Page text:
Everyone in the PPP is not taken with Benazir's qualities. There is a large body of PPP loyalists who have no illusions about her or her illustrious husband. But they are still with the party because they have been with it for a long time and think that they owe it to themselves to remain steadfast.

Was Hitler worth fighting for? Many Germans thought he was when the Second World War began. When the tide of war started turning by 1943, the feeling amongst Germans grew that Hitler was leading them to disaster. But right until the end the German armed forces kept on fighting and fighting magnificently, not so much out of loyalty to Hitler as out of loyalty to their uniform and to the soldier's code of honour.

The same was true of the Russian soldier who fought not so much for Bolshevism or Stalin as for his motherland.

The Americans do no service to themselves or their understanding of the quagmire they have got themselves into in Iraq when they blame the Iraqi resistance on "Saddam remnants". In Iraq a national resistance is taking shape, a resistance loyal to Iraq not Saddam Hussein. Indeed the surest way to injure if not kill this resistance would be for Saddam to lead it. If Saddam were captured or killed, this resistance, far from dying down, would gather more strength.

But the thing I am pointing to in Pakistani politics is not confined to the Nawaz League. It runs like a constant through our history. Governor-General Ghulam Muhammad dismissed Khawaja Nazimuddin as prime minister, and most of the ministers in the dismissed cabinet felt no qualms about accepting office under Nazimuddin's successor, Muhammad Ali Bogra.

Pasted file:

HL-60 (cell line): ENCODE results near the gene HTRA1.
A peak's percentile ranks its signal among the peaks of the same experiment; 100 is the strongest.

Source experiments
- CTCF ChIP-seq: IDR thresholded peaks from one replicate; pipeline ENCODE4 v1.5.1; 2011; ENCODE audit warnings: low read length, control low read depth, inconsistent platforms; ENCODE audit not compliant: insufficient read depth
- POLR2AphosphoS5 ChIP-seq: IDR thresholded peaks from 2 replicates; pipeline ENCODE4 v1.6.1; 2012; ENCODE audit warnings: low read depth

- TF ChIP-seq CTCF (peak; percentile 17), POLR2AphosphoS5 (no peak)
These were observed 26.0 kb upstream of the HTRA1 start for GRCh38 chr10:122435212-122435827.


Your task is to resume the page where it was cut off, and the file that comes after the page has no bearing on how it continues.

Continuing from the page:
When Field Marshal Ayub Khan - famous more for his political than military exploits - set about forming a king's party, there was no shortage of Muslim Leaguers who hoisted him on their shoulders and proclaimed the birth of what came to be known as the Convention Muslim League. Since then the name Convention League has stuck as a description of all king's parties, the Q League now rallying to General Musharraf's support being the latest incarnation of the Convention League.

Four things Pakistani dictators have never lacked. (1) The support of a section of the political class which readily declares that the country has been saved. (2) The support of the judiciary which legitimizes the new order at the altar of necessity. (3) The assistance of some of the country's best legal brains who, while working closely with the judiciary, strive to provide some sort of legal cover to what at best is a coup d'etat. (4) And the support of a section of journalists who are ready to sing hosannas to the new leader and say that he is the messiah the nation was waiting for.

How many times has this routine not been repeated? How many more times are we destined to see it repeated?

Why this problem of spine or rather the lack of spine in our body-politic? Has it something to do with our soil or our climate?

If overriding necessity were behind this lack of spine it would still be something. We could say that such and such a person was jumping ship to save his skin or better his lot.

Most of the time, however, fair-weather loyalists are comfortable people who lack nothing. They simply want to be on the right side of power.

To use Nawaz Sharif as a metaphor, suppose he were to make a comeback - something not about to happen anytime soon. Chances are, the very people who were the first to leave him and join the Q League, will be the first to give a departing kick to the Q League and, jostling with each other and using their elbows, line up to shower him with rose petals. What's more, they'll get away with it.